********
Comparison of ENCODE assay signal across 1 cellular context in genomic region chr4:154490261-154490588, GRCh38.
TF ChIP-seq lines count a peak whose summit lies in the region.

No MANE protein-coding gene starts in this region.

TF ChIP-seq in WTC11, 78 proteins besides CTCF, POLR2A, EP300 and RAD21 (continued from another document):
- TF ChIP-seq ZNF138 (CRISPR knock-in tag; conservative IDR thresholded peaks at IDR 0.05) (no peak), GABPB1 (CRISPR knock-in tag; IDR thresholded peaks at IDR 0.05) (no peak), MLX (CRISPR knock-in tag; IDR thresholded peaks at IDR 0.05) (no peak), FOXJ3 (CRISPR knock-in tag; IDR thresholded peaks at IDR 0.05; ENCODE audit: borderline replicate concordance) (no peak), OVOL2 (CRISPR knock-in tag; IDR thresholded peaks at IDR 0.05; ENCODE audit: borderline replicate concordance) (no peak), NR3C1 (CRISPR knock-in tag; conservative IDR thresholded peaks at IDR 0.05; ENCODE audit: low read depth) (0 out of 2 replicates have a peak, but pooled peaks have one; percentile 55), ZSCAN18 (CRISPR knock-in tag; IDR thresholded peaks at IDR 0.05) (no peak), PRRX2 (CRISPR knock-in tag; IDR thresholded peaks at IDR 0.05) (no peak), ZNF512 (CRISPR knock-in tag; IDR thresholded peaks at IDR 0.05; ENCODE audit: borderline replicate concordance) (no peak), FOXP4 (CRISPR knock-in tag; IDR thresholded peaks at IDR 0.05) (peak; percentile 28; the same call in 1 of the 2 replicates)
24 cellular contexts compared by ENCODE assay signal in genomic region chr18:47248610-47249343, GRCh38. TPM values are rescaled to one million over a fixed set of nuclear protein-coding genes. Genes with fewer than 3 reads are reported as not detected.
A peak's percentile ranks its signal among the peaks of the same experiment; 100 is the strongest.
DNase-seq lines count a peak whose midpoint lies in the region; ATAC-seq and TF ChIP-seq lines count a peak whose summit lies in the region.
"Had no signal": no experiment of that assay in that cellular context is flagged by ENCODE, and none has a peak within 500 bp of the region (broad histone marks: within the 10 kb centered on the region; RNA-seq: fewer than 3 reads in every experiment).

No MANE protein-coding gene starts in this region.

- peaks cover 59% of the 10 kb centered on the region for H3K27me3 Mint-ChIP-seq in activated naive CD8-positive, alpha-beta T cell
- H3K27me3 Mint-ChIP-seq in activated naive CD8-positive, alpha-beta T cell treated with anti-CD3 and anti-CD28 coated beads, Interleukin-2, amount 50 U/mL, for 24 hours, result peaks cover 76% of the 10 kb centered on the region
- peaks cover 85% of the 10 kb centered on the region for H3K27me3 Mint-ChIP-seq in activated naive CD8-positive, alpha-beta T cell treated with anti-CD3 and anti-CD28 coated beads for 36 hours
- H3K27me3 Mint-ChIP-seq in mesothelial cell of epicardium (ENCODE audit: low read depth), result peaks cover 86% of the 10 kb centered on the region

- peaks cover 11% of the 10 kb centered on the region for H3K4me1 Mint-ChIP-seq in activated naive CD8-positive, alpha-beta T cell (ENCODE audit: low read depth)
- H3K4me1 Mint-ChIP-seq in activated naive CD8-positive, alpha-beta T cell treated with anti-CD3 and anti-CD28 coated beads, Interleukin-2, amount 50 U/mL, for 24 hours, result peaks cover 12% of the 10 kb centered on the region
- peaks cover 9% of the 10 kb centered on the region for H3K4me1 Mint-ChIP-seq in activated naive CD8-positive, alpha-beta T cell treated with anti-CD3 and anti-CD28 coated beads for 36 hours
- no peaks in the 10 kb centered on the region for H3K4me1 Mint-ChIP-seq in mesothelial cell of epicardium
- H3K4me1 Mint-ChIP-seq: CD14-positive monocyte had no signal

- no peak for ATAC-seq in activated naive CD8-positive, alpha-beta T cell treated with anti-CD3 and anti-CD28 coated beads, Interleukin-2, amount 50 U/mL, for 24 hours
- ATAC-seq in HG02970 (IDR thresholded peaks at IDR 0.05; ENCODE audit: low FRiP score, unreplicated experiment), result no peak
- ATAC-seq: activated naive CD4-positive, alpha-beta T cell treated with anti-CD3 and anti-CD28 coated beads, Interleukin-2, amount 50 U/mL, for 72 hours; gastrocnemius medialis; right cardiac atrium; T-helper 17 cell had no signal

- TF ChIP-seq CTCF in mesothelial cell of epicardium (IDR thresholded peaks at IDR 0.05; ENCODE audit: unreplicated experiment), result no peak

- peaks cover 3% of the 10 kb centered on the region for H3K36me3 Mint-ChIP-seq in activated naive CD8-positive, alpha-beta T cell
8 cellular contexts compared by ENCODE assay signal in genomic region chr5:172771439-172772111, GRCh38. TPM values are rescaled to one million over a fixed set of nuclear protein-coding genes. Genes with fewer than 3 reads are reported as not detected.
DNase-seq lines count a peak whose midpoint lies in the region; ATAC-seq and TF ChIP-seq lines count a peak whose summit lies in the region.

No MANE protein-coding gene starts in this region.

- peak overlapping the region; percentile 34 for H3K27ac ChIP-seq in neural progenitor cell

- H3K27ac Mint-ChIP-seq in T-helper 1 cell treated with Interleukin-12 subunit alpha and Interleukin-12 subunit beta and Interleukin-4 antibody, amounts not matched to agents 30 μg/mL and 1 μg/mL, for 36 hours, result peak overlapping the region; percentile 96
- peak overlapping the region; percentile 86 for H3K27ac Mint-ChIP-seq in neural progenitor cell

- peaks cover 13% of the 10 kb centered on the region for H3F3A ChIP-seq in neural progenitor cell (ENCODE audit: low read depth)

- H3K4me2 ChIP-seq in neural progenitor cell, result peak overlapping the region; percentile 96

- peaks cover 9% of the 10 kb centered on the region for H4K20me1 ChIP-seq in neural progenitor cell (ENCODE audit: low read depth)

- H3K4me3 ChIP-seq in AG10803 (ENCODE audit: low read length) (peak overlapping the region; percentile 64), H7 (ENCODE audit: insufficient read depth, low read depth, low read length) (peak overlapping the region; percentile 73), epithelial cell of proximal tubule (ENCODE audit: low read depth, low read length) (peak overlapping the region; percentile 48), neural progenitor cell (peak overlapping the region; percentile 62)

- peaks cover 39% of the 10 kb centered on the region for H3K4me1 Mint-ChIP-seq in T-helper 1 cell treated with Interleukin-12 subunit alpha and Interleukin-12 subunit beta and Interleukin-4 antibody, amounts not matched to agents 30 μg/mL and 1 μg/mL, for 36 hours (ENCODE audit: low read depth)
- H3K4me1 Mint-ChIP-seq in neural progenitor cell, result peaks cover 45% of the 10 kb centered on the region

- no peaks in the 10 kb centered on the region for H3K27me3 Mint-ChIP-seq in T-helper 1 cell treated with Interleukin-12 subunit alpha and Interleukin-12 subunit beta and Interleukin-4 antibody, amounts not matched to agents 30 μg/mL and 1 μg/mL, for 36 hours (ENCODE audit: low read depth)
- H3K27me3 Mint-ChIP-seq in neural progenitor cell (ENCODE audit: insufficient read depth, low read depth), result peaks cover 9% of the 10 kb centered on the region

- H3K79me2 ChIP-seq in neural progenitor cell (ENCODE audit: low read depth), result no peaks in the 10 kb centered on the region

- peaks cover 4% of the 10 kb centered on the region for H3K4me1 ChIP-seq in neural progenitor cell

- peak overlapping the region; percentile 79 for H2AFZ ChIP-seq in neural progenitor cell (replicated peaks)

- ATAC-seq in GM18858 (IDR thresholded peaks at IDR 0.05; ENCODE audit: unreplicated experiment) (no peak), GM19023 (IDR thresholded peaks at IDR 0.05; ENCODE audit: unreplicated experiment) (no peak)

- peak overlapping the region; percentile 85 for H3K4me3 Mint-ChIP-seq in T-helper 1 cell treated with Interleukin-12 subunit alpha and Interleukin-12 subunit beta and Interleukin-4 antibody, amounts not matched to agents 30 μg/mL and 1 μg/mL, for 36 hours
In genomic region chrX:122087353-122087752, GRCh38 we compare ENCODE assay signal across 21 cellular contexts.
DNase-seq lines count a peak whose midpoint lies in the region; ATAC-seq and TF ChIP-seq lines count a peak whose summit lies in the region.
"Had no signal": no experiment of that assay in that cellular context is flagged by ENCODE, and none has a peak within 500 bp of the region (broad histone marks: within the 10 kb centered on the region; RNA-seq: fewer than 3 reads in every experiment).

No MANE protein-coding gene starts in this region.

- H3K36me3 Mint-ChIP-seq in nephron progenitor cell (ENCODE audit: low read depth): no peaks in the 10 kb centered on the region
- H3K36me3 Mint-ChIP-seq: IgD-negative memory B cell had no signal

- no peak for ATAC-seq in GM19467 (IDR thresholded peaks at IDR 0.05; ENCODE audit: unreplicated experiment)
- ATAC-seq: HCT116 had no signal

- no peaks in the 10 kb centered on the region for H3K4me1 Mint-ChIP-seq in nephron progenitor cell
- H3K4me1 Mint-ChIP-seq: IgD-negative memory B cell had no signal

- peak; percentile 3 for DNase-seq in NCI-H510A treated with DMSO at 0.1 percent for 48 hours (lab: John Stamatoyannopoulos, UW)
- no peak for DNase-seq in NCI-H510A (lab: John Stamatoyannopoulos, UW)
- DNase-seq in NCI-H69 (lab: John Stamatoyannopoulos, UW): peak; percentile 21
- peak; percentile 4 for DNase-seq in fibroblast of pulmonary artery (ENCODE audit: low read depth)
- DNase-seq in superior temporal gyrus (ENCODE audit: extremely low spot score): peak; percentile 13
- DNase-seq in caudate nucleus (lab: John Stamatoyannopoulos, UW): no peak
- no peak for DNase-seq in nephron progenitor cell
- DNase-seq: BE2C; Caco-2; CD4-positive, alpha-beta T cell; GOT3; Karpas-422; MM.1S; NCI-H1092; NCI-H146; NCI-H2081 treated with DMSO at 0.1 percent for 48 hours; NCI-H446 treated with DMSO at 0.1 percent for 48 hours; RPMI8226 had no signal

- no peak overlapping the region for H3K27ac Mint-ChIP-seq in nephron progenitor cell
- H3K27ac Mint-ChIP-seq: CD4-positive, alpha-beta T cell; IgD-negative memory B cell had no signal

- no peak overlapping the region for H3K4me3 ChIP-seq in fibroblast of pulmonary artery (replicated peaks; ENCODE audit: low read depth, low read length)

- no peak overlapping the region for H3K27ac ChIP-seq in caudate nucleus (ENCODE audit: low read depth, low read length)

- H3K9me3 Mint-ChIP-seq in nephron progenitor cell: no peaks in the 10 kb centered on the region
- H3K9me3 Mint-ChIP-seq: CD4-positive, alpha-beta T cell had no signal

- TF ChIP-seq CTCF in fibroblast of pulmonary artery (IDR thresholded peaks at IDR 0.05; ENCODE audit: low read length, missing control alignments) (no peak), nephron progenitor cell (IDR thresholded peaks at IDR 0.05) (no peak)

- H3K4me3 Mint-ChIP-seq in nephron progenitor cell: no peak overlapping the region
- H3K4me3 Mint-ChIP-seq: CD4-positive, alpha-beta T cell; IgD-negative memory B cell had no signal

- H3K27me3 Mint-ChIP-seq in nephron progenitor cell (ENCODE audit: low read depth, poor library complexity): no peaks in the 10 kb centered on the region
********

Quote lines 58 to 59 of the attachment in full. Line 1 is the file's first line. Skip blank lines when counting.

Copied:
- DNase-seq in superior temporal gyrus (ENCODE audit: extremely low spot score): peak; percentile 13
- DNase-seq in caudate nucleus (lab: John Stamatoyannopoulos, UW): no peak